Monday, March 29, 2010

Infinite test swatch

I started knitting a test swatch for what I've been thinking of as my "South Face" hat. I thought the concept was relatively easy: instead of cabling back and forth, the stitches would keep getting passed the same way (moving always right or always left) and passed over and under each other making a basket-weave. I decided to make a swatch in one color first. It became clear (shamefully, it should have been clear before I started) that if you are constantly moving stitches one direction, they're going to hit the edge eventually and have nowhere to go. I had to make an 'infinite test swatch'--a tube, so the cables could keep moving around. Here's what formed:

I'm sure this is not a new stitch--I'm excellent at reinventing the wheel. This wasn't exactly what I had in mind, but I think it's still cool. There's a lot of tension on it that I'm pretty sure wouldn't be there if two colors were being used, but I need to make another infinite swatch to check it out. I was thinking of writing the pattern so it could be done in one color or two (i.e. and easy/more difficult version) but I think that they would have to be two completely different patterns if the tension is as different as I suspect it is.

What to do with this little gem I just made though? My first thought was a cup cozy. I could write up a quick little pattern for that! Damn it. If you don't have a Ravelry account, here's the gist via screenshot:

Like I said, reinventing the wheel (just published this month though, so closer than normal). Actually, my infinite swatch is a bit too small for your average cup of joe, and I think it makes a nifty bracelet:

Too dorky? I can't even tell anymore.

I love little projects you can do with your scrap yarn, so maybe I'll write this as a pattern.

On a completely unrelated note, I've been noticing a correlation between a car's make and how closely they pass me when I'm cycling home from work. This particular route is in North Berkeley, which consists of winding roads going up a steep hill with virtually no shoulders. While on a conference call, I made a little graph to demonstrate:
OK, let's break it down. The square is, on average, where the brand falls on the "Curve of Courtesy" (patent pending). The bars represent the scatter from that average, for example, Buicks tend to pass anywhere with a 2 ft. to 4 ft. leeway.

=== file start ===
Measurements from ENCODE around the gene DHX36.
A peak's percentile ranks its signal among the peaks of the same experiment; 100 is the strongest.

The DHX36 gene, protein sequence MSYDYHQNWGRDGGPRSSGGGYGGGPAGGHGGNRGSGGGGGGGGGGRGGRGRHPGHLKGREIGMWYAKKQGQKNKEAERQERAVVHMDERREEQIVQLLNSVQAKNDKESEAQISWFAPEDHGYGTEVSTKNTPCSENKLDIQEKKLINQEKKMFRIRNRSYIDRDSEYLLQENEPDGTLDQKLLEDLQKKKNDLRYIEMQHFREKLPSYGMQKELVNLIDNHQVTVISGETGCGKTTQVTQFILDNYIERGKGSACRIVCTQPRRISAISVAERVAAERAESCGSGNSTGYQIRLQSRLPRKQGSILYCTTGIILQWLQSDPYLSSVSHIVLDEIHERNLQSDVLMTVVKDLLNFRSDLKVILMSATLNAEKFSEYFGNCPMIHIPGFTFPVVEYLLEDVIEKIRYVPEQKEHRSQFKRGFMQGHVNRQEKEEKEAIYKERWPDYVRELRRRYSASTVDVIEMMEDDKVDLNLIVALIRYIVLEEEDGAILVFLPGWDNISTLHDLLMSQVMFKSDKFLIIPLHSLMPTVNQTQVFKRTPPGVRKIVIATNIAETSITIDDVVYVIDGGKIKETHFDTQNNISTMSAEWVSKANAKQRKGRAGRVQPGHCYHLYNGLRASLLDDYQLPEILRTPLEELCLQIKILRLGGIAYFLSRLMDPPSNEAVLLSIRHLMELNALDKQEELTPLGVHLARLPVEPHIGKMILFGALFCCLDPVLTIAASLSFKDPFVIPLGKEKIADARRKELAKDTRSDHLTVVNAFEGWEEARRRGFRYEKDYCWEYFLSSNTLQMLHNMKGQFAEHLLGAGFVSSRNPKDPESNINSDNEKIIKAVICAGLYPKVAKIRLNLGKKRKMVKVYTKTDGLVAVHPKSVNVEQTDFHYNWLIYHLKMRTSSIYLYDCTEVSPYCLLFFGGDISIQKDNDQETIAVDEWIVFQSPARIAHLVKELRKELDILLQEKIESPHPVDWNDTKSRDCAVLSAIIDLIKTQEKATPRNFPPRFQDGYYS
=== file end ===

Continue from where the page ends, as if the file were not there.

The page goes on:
Subaru - I may be a bit personally biased since I love my Soobie, but these folks are just nice. They tend to slow way down and pull completely into the other lane, and once I even got a courtesy "I'm here" beep on the horn.

Beater - Originally ranked beaters the same courtesy as Subarus, but my housemate pointed out that the reason they pass slowly may be because they're maxing out their speed up the hill as it is.

Honda - Not overly courteous, but I usually don't feel in any danger either.

Toyota - Similar to Honda. Slightly more dick-ish. May or may not be related to uncontrolled acceleration in Camrys or Priuses (Priusi?)

Volkswagen - These guys are all over the map. I have no idea whether they're going to give me a wide berth or mow me down. Slightly terrifying.

Buick - Tend to pass pretty closely. I attribute it to the fact that most Buicks are owned by old farts (sorry Mom and Dad--call 'em as I see 'em) and they probably notice me and my day-glo yellow vest at the last second and have to swerve around. I understand that you're looking for the nearest Country Kitchen Buffet, but try to keep your eyes on the road.

BMW, Mercedes-Benz - Now we're getting to the true assholes of the road. These are the people believe that only cars should be allowed on the roads, because safely passing a cyclist or pedestrian might make them 30 seconds late to the gala benefiting Beating Up the Homeless.

Two-seaters - How do I say this graciously? These guys have small penises. I know I should feel sorry for them for that, but I'm too busy peeing my pants out of fear.

Porsche - You may be wondering why Porsche is in the negative region; I'm pretty sure that these dudes would swerve to hit a cyclist rather than avoid one.

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